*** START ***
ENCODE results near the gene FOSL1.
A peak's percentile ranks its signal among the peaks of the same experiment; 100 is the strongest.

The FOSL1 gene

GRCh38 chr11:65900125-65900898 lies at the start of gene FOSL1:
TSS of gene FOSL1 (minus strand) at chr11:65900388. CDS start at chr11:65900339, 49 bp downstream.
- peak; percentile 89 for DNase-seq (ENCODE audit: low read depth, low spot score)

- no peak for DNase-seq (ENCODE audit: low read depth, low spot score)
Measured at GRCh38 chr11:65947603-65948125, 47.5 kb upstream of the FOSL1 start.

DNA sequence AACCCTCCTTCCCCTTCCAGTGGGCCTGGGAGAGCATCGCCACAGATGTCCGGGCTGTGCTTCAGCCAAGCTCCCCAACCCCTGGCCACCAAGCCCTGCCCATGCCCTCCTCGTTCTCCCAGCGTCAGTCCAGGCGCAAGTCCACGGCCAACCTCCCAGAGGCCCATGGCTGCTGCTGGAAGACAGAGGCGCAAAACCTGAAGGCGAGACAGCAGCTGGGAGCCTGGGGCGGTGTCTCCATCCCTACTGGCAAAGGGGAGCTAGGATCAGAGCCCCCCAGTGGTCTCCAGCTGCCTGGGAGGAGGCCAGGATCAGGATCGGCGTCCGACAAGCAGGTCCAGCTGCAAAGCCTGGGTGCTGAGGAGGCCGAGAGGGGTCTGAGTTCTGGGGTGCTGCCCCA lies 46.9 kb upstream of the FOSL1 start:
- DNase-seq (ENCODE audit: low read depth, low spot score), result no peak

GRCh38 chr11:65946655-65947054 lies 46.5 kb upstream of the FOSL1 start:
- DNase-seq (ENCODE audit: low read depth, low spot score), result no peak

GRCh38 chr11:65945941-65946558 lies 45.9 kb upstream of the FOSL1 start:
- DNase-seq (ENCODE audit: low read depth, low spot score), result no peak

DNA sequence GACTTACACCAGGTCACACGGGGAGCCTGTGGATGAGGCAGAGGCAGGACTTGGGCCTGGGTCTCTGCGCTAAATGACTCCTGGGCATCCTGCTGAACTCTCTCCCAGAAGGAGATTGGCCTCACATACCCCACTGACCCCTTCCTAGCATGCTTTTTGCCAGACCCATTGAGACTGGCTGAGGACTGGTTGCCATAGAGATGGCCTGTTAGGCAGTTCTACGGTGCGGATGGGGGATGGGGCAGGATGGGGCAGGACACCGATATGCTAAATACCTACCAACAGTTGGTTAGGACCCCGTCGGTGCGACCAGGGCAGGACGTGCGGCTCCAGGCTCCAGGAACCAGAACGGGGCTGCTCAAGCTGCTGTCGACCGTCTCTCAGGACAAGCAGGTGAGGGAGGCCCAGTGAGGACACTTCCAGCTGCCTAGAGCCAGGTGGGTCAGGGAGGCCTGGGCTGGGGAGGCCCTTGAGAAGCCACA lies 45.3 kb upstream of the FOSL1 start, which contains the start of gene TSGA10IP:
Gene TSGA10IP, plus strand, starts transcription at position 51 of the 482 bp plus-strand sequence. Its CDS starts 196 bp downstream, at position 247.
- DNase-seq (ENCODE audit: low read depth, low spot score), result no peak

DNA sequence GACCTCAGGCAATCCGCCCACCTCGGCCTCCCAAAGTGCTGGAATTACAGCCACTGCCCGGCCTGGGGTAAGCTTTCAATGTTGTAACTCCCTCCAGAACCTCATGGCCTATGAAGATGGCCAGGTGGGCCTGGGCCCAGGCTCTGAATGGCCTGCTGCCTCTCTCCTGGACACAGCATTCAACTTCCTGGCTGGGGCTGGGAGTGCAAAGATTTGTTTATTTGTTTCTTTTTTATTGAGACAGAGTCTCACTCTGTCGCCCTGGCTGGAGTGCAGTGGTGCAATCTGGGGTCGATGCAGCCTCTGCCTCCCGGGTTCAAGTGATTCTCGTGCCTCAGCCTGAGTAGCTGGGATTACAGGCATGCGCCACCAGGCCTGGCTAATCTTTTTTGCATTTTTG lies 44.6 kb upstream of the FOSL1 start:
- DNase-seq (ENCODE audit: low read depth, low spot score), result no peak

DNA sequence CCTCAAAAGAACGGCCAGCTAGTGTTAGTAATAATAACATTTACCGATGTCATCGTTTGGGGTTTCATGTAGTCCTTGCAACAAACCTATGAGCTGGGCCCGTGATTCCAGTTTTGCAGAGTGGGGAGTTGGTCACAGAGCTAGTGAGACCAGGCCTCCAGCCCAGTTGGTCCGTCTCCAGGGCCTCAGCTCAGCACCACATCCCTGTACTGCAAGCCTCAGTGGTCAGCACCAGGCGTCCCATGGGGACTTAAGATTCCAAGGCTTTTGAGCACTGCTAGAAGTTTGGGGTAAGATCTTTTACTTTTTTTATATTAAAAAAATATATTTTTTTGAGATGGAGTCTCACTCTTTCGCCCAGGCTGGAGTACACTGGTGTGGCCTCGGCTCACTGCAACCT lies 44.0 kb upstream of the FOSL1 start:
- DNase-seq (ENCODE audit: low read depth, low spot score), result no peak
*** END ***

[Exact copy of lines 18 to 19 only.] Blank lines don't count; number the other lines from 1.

DNA sequence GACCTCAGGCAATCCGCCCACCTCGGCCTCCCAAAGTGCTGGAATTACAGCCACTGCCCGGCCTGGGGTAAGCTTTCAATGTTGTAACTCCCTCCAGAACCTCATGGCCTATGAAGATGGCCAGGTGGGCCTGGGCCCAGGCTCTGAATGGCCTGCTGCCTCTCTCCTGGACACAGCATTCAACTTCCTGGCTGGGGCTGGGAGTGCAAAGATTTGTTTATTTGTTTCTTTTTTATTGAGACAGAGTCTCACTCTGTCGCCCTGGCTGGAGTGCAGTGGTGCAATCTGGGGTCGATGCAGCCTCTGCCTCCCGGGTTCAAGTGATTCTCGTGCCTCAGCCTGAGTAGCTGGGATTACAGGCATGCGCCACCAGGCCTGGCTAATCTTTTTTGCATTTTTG lies 44.6 kb upstream of the FOSL1 start:
- DNase-seq (ENCODE audit: low read depth, low spot score), result no peak